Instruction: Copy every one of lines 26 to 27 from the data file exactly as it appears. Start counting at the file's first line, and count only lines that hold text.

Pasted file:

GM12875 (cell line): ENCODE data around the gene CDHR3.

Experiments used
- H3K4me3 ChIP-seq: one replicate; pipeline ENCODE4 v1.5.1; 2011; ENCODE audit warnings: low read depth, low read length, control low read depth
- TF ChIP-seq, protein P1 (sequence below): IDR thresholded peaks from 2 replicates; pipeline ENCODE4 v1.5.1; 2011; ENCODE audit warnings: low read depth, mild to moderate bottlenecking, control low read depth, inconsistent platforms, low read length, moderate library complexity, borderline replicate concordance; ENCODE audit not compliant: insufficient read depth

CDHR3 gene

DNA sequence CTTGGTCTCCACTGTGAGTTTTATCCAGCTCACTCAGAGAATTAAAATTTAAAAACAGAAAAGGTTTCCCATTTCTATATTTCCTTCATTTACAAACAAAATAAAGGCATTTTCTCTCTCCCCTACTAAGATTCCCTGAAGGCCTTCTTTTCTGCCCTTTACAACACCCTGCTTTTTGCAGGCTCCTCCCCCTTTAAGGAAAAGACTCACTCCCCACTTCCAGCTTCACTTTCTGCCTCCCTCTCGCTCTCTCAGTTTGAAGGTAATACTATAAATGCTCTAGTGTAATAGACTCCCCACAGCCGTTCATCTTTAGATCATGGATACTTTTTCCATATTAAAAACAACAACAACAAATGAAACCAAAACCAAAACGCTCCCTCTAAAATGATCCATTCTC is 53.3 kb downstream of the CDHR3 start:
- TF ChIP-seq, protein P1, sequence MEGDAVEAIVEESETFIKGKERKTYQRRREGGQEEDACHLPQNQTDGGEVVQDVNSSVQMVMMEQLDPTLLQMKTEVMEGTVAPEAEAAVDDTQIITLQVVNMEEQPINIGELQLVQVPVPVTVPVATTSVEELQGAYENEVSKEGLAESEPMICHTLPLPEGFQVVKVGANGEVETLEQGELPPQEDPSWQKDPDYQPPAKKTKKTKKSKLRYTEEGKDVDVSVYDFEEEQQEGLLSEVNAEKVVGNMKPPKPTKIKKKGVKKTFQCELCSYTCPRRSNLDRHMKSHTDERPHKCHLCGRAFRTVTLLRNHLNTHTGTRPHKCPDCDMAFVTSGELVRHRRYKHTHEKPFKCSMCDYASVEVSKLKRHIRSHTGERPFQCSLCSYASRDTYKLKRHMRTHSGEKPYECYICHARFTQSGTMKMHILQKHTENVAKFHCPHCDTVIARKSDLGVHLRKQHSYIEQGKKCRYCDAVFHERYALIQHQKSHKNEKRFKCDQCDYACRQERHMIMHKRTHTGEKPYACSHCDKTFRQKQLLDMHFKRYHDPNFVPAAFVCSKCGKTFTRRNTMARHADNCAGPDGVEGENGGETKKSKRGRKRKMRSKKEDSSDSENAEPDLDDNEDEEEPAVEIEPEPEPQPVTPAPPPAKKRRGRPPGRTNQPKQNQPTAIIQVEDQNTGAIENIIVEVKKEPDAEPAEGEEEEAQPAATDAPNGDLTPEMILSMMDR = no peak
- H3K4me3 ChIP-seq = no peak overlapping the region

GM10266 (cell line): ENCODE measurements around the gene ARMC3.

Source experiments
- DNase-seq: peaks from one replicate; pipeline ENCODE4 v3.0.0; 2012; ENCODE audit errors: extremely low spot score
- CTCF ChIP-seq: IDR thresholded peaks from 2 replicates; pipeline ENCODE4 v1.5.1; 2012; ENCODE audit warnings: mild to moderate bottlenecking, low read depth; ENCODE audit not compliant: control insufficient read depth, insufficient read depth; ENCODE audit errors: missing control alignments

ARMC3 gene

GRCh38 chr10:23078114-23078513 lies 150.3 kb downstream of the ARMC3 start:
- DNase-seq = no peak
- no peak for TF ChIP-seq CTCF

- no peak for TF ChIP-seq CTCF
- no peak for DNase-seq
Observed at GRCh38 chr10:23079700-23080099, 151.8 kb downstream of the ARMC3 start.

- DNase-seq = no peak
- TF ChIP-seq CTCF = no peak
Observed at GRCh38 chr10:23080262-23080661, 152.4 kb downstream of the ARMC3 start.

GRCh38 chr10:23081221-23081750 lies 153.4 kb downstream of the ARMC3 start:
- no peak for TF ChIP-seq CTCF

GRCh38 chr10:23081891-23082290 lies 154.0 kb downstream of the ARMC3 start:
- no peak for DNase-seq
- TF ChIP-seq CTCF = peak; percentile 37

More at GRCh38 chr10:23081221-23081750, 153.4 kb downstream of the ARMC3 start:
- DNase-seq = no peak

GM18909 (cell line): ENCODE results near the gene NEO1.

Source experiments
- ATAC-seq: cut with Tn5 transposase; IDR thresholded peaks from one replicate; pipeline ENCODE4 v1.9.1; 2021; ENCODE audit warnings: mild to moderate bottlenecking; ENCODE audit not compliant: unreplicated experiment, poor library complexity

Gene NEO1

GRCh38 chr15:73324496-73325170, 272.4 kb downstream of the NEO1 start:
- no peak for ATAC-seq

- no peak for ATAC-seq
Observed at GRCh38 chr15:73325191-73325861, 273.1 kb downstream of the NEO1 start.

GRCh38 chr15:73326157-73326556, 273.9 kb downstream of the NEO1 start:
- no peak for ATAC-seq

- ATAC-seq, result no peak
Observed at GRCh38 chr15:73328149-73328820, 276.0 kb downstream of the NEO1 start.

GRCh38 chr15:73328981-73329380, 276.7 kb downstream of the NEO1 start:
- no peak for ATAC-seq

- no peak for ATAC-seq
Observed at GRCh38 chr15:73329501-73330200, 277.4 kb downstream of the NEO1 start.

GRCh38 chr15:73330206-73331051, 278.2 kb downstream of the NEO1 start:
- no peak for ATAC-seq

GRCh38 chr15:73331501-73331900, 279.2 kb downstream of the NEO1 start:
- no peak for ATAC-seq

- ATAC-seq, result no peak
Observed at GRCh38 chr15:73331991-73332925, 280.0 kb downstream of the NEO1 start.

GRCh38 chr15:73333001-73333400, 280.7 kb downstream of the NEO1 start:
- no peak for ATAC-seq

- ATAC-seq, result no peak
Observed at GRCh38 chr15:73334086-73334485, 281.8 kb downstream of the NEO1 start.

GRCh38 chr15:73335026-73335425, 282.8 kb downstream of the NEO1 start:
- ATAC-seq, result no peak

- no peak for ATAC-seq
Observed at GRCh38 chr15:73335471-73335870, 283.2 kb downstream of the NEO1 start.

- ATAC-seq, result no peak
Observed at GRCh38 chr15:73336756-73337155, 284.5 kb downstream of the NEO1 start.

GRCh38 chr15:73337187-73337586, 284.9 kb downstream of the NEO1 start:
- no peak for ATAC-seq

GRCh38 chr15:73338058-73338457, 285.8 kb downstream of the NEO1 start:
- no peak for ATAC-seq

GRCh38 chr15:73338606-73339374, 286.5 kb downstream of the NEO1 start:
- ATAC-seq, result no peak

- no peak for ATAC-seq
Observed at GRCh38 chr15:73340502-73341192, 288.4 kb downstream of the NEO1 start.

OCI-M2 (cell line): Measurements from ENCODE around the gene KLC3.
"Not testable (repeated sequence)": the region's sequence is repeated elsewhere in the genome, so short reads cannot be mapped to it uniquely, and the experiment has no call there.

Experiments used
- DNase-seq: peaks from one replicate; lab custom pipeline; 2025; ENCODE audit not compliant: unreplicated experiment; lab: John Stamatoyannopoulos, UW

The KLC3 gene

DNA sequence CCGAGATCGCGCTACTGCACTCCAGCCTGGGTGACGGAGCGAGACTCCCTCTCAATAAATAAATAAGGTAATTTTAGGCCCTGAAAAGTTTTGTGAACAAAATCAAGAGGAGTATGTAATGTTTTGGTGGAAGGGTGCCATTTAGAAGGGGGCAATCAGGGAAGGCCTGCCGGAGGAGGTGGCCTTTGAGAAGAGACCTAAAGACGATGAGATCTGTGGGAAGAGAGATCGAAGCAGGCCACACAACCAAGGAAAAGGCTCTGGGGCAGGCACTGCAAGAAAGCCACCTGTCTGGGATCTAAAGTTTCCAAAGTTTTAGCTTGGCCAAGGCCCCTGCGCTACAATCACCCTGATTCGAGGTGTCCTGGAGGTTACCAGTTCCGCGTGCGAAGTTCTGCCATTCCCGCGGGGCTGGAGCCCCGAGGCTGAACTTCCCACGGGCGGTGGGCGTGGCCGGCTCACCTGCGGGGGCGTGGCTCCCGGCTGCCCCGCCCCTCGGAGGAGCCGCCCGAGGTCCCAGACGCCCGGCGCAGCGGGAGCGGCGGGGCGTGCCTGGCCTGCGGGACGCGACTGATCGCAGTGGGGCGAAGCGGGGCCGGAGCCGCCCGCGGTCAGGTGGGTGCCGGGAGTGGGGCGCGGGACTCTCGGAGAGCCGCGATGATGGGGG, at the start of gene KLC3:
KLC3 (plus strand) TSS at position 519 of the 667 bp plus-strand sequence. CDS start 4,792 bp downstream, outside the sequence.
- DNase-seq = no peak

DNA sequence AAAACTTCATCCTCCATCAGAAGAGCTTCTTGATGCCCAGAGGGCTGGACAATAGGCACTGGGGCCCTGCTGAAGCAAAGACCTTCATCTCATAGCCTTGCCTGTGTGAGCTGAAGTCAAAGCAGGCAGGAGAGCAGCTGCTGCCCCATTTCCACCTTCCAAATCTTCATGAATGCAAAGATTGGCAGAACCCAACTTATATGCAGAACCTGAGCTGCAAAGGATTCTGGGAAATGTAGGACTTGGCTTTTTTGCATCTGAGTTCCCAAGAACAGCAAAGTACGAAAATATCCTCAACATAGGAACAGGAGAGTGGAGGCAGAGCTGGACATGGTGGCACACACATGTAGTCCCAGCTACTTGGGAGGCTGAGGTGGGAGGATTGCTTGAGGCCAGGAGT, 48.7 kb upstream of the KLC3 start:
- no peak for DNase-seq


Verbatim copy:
- no peak for DNase-seq
- TF ChIP-seq CTCF = peak; percentile 37